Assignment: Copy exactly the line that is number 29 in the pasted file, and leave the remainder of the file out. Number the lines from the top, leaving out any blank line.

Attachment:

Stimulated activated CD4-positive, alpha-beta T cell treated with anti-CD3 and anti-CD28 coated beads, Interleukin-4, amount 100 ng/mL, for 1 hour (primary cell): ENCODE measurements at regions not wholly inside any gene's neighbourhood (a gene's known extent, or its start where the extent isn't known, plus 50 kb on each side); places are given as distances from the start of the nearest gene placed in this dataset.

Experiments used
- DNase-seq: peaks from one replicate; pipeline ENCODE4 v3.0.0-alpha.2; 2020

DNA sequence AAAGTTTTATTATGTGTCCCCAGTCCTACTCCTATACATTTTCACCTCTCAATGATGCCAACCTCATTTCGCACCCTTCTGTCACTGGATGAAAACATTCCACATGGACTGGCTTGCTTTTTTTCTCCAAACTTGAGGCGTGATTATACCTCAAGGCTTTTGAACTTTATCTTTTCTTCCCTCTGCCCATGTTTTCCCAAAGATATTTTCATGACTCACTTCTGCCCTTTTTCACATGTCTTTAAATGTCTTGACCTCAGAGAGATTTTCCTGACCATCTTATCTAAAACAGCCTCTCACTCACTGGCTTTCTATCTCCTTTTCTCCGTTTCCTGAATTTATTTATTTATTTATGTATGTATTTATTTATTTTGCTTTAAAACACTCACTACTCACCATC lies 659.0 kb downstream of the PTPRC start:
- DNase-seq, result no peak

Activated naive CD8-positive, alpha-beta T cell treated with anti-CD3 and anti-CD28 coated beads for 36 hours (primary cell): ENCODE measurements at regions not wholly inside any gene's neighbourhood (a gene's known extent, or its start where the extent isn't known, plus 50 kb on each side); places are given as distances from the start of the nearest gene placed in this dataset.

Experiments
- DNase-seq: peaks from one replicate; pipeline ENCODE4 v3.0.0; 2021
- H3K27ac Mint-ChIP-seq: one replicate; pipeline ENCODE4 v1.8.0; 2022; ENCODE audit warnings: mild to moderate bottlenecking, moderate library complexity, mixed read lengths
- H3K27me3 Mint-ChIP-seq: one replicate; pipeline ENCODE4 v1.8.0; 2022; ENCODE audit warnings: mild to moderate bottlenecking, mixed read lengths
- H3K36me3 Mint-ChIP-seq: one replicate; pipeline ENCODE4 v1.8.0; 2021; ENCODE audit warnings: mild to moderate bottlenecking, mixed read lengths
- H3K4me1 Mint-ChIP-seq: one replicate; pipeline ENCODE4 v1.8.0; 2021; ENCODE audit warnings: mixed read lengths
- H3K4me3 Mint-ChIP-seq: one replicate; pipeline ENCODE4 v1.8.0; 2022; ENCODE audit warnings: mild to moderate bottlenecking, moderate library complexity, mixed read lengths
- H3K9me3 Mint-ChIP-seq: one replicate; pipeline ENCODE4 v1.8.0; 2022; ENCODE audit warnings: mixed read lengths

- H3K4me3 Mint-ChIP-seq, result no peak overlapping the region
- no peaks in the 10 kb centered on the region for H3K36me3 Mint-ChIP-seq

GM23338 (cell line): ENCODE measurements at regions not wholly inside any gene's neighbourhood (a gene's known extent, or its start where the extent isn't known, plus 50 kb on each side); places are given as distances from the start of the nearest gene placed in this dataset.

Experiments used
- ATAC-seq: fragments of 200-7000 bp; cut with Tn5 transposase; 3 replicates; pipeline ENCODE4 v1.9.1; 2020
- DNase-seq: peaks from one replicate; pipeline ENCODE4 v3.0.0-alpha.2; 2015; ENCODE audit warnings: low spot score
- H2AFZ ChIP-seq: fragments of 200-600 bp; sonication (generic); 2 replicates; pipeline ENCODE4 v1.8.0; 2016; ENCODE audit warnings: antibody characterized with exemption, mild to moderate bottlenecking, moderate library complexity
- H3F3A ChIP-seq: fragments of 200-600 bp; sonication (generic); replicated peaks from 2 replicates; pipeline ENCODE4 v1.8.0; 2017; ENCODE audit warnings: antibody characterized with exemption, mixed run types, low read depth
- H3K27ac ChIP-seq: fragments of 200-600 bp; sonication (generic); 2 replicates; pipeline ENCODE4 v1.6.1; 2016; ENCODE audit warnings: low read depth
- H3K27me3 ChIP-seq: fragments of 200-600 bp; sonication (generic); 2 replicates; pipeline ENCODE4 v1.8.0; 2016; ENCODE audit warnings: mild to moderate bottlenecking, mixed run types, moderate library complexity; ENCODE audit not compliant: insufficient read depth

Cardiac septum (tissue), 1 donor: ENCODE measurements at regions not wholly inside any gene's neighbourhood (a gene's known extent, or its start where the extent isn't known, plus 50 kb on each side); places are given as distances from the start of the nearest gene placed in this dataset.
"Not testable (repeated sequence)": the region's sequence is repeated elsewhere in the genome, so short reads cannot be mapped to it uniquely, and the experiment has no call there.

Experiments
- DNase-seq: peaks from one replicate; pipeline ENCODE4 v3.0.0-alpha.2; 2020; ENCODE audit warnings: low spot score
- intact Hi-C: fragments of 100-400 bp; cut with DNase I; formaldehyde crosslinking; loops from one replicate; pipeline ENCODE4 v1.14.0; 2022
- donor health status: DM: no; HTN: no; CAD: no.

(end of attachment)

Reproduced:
- intact Hi-C: fragments of 100-400 bp; cut with DNase I; formaldehyde crosslinking; loops from one replicate; pipeline ENCODE4 v1.14.0; 2022